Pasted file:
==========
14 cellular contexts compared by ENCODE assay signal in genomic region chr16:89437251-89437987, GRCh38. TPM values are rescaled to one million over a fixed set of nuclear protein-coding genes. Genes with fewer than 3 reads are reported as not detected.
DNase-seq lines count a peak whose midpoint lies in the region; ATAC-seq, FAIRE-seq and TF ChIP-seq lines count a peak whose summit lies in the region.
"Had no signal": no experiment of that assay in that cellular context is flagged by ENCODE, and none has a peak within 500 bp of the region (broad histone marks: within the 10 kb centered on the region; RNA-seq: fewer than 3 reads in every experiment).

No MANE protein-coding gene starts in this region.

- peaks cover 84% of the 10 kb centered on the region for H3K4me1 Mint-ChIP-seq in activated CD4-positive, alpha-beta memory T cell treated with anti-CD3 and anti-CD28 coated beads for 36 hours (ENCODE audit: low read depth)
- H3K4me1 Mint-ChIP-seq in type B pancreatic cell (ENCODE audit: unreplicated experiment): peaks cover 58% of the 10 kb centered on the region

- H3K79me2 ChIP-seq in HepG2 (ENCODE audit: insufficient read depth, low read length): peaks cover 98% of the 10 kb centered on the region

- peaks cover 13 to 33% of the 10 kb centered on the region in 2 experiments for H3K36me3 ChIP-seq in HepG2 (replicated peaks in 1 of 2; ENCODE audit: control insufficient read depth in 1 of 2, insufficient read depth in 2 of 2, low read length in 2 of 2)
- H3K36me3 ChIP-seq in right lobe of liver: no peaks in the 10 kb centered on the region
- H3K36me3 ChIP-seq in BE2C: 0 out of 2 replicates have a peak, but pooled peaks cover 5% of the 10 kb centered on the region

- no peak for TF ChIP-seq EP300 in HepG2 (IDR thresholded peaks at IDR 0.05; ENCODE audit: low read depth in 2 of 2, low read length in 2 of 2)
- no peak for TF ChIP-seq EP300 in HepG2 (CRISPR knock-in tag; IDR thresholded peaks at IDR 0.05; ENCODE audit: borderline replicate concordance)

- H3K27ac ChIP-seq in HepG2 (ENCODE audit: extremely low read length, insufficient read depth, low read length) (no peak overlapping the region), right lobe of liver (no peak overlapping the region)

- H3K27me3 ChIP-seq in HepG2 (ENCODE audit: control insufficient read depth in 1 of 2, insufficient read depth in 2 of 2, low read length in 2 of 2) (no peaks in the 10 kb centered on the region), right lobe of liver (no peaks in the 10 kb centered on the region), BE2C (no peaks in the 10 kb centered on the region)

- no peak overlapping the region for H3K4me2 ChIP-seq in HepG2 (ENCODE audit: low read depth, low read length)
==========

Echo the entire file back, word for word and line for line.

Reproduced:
14 cellular contexts compared by ENCODE assay signal in genomic region chr16:89437251-89437987, GRCh38. TPM values are rescaled to one million over a fixed set of nuclear protein-coding genes. Genes with fewer than 3 reads are reported as not detected.
DNase-seq lines count a peak whose midpoint lies in the region; ATAC-seq, FAIRE-seq and TF ChIP-seq lines count a peak whose summit lies in the region.
"Had no signal": no experiment of that assay in that cellular context is flagged by ENCODE, and none has a peak within 500 bp of the region (broad histone marks: within the 10 kb centered on the region; RNA-seq: fewer than 3 reads in every experiment).

No MANE protein-coding gene starts in this region.

- peaks cover 84% of the 10 kb centered on the region for H3K4me1 Mint-ChIP-seq in activated CD4-positive, alpha-beta memory T cell treated with anti-CD3 and anti-CD28 coated beads for 36 hours (ENCODE audit: low read depth)
- H3K4me1 Mint-ChIP-seq in type B pancreatic cell (ENCODE audit: unreplicated experiment): peaks cover 58% of the 10 kb centered on the region

- H3K79me2 ChIP-seq in HepG2 (ENCODE audit: insufficient read depth, low read length): peaks cover 98% of the 10 kb centered on the region

- peaks cover 13 to 33% of the 10 kb centered on the region in 2 experiments for H3K36me3 ChIP-seq in HepG2 (replicated peaks in 1 of 2; ENCODE audit: control insufficient read depth in 1 of 2, insufficient read depth in 2 of 2, low read length in 2 of 2)
- H3K36me3 ChIP-seq in right lobe of liver: no peaks in the 10 kb centered on the region
- H3K36me3 ChIP-seq in BE2C: 0 out of 2 replicates have a peak, but pooled peaks cover 5% of the 10 kb centered on the region

- no peak for TF ChIP-seq EP300 in HepG2 (IDR thresholded peaks at IDR 0.05; ENCODE audit: low read depth in 2 of 2, low read length in 2 of 2)
- no peak for TF ChIP-seq EP300 in HepG2 (CRISPR knock-in tag; IDR thresholded peaks at IDR 0.05; ENCODE audit: borderline replicate concordance)

- H3K27ac ChIP-seq in HepG2 (ENCODE audit: extremely low read length, insufficient read depth, low read length) (no peak overlapping the region), right lobe of liver (no peak overlapping the region)

- H3K27me3 ChIP-seq in HepG2 (ENCODE audit: control insufficient read depth in 1 of 2, insufficient read depth in 2 of 2, low read length in 2 of 2) (no peaks in the 10 kb centered on the region), right lobe of liver (no peaks in the 10 kb centered on the region), BE2C (no peaks in the 10 kb centered on the region)

- no peak overlapping the region for H3K4me2 ChIP-seq in HepG2 (ENCODE audit: low read depth, low read length)